Jackie is the Vice President of Economics at ITR Economics, and oversees forecasting and applied research.
If you follow ITR Economics or have heard any of our speakers lately, you have undoubtedly heard us say that we expect a "soft landing" for 2023. It is important to note that the soft landing we are talking about is for the macroeconomy – namely US Industrial Production and US Real Gross Domestic Product (GDP). There will be many markets and companies that also experience soft landings, but there will also be some markets and companies that face hard landings – or recessions – in 2023. It is critical to know which future to expect for your business.
What Is a Soft Landing in the Business Cycle?
Before we get too much further, let’s make sure we are all speaking the same language when we say "soft landing." Consider the graphic below. The line represents your annual growth rate (a 12/12 rate-of-change per our terminology), measured as the percent change between the most recent 12 months of data and the previous 12 months of data. When the line is above zero it represents year-over-year growth; below zero represents year-over-year contraction.
A soft landing is when the subject series (indicator or company) goes through the bottom of the business cycle with the rate-of-change staying positive. Putting it into ITR terminology, your Phase C, Slowing Growth (yellow line), gives way to Phase B, Accelerating Growth (green line), rather than Phase D, Recession (red line). If you subscribe to the ITR Trends Report™, you are likely familiar with this illustration.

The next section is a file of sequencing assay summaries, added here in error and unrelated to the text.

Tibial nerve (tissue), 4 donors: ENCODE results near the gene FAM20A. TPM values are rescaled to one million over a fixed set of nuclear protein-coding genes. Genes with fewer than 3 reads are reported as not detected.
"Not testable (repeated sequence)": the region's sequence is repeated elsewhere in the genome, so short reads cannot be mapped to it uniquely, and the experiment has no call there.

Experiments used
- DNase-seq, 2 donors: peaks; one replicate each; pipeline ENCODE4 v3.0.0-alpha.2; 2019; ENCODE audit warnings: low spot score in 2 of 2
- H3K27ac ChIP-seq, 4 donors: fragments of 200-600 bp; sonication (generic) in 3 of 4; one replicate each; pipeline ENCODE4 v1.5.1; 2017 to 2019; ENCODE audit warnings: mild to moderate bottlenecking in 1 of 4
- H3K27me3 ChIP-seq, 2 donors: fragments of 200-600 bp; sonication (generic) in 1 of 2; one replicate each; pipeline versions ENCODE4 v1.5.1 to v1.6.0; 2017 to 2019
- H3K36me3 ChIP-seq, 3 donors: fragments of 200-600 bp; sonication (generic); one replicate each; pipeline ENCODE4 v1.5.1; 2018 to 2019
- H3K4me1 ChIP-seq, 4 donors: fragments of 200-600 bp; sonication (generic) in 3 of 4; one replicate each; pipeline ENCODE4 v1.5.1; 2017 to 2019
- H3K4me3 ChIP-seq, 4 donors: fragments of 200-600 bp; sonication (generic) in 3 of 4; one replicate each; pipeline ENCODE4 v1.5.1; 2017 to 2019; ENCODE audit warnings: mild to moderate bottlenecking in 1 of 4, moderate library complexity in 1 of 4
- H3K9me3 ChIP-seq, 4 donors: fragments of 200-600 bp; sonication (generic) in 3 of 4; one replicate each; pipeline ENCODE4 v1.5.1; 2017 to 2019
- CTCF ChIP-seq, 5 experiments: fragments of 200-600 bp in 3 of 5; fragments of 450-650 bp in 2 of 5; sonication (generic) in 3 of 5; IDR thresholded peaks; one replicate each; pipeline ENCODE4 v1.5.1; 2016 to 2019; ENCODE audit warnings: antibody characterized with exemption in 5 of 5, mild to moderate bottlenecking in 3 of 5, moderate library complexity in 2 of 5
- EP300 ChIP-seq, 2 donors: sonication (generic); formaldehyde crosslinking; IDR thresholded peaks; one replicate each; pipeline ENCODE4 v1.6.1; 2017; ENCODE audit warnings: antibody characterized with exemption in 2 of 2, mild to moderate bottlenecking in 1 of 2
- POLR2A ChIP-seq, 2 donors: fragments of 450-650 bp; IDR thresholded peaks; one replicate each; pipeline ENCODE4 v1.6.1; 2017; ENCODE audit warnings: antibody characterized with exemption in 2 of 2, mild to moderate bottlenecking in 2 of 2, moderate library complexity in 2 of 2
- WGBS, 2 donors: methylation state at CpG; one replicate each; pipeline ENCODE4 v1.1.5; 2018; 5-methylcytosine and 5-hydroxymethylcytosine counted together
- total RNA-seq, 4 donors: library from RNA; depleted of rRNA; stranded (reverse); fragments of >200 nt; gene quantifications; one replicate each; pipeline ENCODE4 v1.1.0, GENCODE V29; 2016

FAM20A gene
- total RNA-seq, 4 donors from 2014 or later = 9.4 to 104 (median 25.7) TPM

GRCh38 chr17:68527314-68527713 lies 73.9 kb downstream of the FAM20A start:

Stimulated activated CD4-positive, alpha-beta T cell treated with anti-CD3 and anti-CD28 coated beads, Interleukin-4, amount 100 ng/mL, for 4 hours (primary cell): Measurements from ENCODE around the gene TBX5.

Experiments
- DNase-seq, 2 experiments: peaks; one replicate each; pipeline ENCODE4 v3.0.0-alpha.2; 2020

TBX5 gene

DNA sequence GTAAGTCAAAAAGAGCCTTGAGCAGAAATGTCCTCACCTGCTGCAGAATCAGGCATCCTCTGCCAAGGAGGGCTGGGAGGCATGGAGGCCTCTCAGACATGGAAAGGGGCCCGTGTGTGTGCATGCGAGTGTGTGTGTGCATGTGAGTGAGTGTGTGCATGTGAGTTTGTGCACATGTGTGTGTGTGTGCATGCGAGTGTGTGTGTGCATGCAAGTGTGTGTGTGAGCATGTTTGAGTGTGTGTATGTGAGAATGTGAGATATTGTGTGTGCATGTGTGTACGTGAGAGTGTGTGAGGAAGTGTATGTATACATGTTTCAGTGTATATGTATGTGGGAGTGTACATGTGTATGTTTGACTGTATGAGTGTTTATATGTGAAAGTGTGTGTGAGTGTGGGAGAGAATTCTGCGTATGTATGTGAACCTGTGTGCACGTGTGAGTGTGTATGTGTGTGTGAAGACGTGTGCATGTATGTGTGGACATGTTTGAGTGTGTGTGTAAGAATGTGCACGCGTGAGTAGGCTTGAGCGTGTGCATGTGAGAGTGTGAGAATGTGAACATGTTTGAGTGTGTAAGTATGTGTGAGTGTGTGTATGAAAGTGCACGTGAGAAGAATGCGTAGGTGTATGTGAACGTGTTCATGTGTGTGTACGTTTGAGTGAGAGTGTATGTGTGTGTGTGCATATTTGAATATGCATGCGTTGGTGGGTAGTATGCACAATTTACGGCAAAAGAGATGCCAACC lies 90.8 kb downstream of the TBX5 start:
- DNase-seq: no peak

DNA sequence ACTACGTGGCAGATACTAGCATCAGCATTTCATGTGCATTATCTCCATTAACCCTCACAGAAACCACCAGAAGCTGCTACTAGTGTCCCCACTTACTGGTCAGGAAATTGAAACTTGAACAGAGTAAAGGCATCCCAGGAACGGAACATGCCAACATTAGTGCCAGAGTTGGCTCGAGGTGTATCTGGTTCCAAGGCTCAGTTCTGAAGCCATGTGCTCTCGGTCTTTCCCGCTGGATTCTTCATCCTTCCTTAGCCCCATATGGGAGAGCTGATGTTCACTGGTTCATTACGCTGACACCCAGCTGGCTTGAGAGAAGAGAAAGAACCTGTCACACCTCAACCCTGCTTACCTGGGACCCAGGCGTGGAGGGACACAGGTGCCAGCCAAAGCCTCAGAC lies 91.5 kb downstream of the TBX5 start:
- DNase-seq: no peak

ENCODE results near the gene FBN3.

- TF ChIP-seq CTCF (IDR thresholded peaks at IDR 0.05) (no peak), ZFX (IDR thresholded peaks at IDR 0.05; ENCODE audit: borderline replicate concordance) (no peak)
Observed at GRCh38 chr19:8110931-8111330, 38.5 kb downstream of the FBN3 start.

Can My Business Avoid a Recession?
So, how do you know if you are heading for a soft landing or the dreaded hard landing? Understanding how you compare to key benchmarks like US Industrial Production and US GDP is a good first step. Beyond that, you need to know what is expected of your key markets through 2023.
An example is US Mining Production (excluding oil and gas). Mining Production typically moves through business cycle turning points at the same time as US Industrial Production, and that is expected to hold true through 2023. However, the severity of the cycles will differ. Mining Production is projected to contract 1.2% year over year at the mid-2023 business cycle low while US Industrial Production grows through the same time period. US Chemicals and Chemical Products Production, expected to contract 1.6% year over year at its 2023 low, tells a similar story.
How your business compares to the macroeconomy and your specific markets makes a significant difference, too. Many of our clients outperform their markets at the peak of the cycle but also underperform them at the bottom.
My advice to you is this: just because you have heard us talk about a soft landing doesn’t mean you can become complacent and expect smooth sailing through the next two years. The ITR Trends Report clearly shows more than a handful of markets that are heading for recessions in 2023, and that isn’t counting those that will go through hard landings in 2022. Know exactly how you relate to your markets. You do not want to be caught going into recession next year because you assumed a universal soft landing.